Roadrunner Records didn’t become heavy metal’s biggest label overnight. Although the imprint was founded in 1980, it wasn’t until its American office opened six years afterwards that it began to deal in properly seismic numbers. From that point until well into the 2000s, its A&R team had a seemingly psychic ability to sign bands right before they became massive: the likes of Slipknot, Machine Head, Type O Negative, Sepultura, Fear Factory and Trivium all earned megastardom while on the roster.
With Roadrunner now in its fifth decade of activity and releasing A+ tunes by everyone from Gojira to Code Orange, the catalogue has grown imposingly big. So, here’s the essential guide: Hammer has compiled the five albums that best demonstrate the history of this monolithic label.
King Diamond – Abigail (1987)
Abigail is when King Diamond became KING. FUCKING. DIAMOND! On his 1986 debut Fatal Portrait, the Danish dignitary was still nursing something of a Mercyful Fate hangover: ex-members Michael Denner and Timi Hansen played guitar and bass respectively. It’s also his sole solo album with no Andy LaRocque writing credits, and even the artwork looks rather Don’t Break The Oath-ish. Then, on Abigail, the King polished his crown.
Beyond his squealing falsetto and face-painted visage, everything you now associate with King Diamond debuted here. It’s the first of his 10 concept albums, LaRocque’s flashiness shines even brighter than before and the title track is the King’s most successful solo song. Plus, that overarching story is pure Victorian horror, spinning a yarn about murder and haunted mansions that would be echoed by follow-ups “Them” and Conspiracy. Abigail marked the first time a Roadrunner album ever charted in the United States and, for His Heavy Metal Majesty, affirmed he had his own distinct vision outside of Mercyful.
Sepultura – Beneath The Remains (1989)
Contrary to popular belief, Sepultura weren’t complete unknowns before signing to Roadrunner in 1988. Morbid Visions and Schizophrenia were fixtures of the underground tape-trading scene, to the point that they became a key influence on the Norwegian black metal movement and Max Cavalera was pen pals with Mayhem leader Euronymous. However, Beneath The Remains undeniably elevated the Brazilians into being standard-bearers of white-knuckle thrash.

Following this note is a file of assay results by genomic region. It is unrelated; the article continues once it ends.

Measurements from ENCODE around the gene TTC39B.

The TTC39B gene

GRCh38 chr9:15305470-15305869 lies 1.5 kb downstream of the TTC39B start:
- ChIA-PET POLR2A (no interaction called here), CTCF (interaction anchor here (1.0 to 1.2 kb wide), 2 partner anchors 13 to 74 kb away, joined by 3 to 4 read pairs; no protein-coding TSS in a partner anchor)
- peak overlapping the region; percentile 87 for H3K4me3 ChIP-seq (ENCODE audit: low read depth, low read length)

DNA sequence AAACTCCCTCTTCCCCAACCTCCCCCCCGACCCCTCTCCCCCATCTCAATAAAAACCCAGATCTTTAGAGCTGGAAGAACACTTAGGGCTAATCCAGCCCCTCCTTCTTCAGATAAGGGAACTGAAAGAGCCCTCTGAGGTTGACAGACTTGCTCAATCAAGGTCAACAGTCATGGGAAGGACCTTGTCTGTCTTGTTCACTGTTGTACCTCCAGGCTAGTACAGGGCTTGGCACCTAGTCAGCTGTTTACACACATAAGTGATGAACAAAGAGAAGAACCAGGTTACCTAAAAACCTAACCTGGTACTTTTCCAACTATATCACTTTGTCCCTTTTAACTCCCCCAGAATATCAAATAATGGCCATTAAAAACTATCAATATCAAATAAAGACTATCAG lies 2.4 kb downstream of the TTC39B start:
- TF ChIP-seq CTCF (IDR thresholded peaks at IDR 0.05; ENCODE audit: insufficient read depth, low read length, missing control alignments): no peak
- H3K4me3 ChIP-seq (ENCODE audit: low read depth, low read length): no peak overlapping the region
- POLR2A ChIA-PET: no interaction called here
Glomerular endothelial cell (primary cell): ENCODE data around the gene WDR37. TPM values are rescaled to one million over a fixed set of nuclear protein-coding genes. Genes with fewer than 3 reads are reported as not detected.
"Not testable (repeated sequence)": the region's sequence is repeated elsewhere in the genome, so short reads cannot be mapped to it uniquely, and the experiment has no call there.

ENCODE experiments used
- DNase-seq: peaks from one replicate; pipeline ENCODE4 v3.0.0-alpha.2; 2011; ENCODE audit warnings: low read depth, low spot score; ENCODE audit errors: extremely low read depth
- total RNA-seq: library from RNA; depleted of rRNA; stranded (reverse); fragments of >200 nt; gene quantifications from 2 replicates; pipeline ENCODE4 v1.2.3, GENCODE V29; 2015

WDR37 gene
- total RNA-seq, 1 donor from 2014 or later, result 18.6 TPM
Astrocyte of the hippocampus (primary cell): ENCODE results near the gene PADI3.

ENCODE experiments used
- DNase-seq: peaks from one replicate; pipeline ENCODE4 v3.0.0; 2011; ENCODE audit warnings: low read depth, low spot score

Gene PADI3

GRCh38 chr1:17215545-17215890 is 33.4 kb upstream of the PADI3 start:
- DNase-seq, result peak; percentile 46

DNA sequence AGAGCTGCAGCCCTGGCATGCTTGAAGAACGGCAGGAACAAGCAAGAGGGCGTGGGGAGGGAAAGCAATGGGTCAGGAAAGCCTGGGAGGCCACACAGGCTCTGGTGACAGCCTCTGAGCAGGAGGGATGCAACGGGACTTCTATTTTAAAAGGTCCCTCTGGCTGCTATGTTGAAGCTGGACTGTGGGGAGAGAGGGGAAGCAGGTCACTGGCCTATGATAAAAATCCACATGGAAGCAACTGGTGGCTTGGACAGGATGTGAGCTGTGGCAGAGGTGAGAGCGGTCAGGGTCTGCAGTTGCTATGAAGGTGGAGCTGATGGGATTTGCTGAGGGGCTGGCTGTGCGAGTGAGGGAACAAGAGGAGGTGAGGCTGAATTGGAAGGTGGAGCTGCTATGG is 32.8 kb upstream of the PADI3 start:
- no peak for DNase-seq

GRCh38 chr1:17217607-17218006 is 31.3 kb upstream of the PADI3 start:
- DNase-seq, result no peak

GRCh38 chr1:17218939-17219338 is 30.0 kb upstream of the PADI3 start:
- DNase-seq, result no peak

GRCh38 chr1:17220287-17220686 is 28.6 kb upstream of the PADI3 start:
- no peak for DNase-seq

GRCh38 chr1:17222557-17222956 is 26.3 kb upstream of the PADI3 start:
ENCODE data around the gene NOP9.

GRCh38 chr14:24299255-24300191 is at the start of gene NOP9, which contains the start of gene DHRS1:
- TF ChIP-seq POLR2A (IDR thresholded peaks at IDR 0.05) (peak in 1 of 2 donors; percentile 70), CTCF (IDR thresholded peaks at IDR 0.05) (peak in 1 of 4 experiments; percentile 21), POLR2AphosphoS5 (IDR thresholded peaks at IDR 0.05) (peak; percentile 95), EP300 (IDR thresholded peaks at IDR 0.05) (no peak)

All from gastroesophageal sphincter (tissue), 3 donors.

Thanks to the move from shoe-string label Cogumelo to Roadrunner, Sepultura actually had a budget going into their third album. So, the teenagers from the slums of Belo Horizonte tapped death metal mastermind Scott Burns to produce. The result was a refined yet still-haunting sound that emphasised the band’s brutal intricacy. In the UK, the album reached number nine on the Independent Album Chart, while its creators began headlining tours across the States. It was the start of a commercial and critical climb that peaked when Max’s final Sepultura album, Roots, got certified gold in the US.
Machine Head – Burn My Eyes (1994)
Metallica’s Black Album and the rise of grunge sent the mainstream metal scene scattering like a nuclear bomb. The desperate search for the next big thing was on, with everything from Faith No More’s funk metal to the groove of Sepultura getting major airplay. Machine Head elbowed their way to prominence in this pre-nu metal scramble by taking thrash, slowing it down, making it brazenly sociopolitical and injecting some hip-hop swagger.
Lifted by the sheer muscle of Davidian and A Thousand Lies, Burn My Eyes was an instant starmaker. Lyrics about the Waco siege and the 1992 L.A. riots made it a timely explosion of angst. Meanwhile, Robb Flynn’s cornrows and punk rock pinch harmonics made extreme metal look – dare we say it – cool. Machine Head boasted legitimate crossover appeal as a result, and Burn My Eyes became the best-selling debut album in Roadrunner history. It retained that honour for five years, until some gaggle of masked lunatics rocked up…
Slipknot – Slipknot (1999)
You already know how brilliant Slipknot is. Its story is woven into the tapestry of heavy metal lore: nine misfits from Iowa were so pissed off about where they lived that they wrote nu metal tantrums loud enough that even Roadrunner heard. The label signed them to a ridiculously long seven-album deal, but The Nine were a buzz band before they even released a note, thanks to a series of incendiary shows on the 1999 Ozzfest tour.
When Slipknot finally came out, it was the perfect storm of attention-demanding imagery (apart from that shitty gimp mask Jim Root quickly swapped out) and furious music. The rapping and ferocious percussion tapped into nascent millennial angst, rocketing the band to number one on the US Heatseekers chart. Today, Slipknot are a heavy music institution, custodians of their own festival and the inspiration for countless metalhead tattoos – but they still haven’t outdone the debut that first wrecked stereo speakers more than two decades ago.
Gojira – Magma (2016)
Magma is when Gojira went from being you and your mates’ favourite underdogs to legitimate arena stars. By the time the death metal kaiju signed to Roadrunner for 2012’s L’Enfant Sauvage, a 15-year career making masterpieces like From Mars To Sirius and The Way Of All Flesh had already made them cult heroes. Yet those albums were deemed far too technical to ever penetrate the mainstream.
On Magma, Gojira softened without selling out. Such anthems as Stranded and Silvera boasted simpler heavy metal hooks, but did so purely because the band wanted easier songs they could play on the road until they’re old men. Meanwhile, the stoner rock melodies of The Shooting Star were sung in tribute to Joe and Mario Duplantier’s mother, who died in 2015. The accessibility let the wider world figure out what the underground had long known: Gojira are the fucking best. They ended 2016 supporting Alter Bridge in European arenas and have only grown more and more powerful ever since.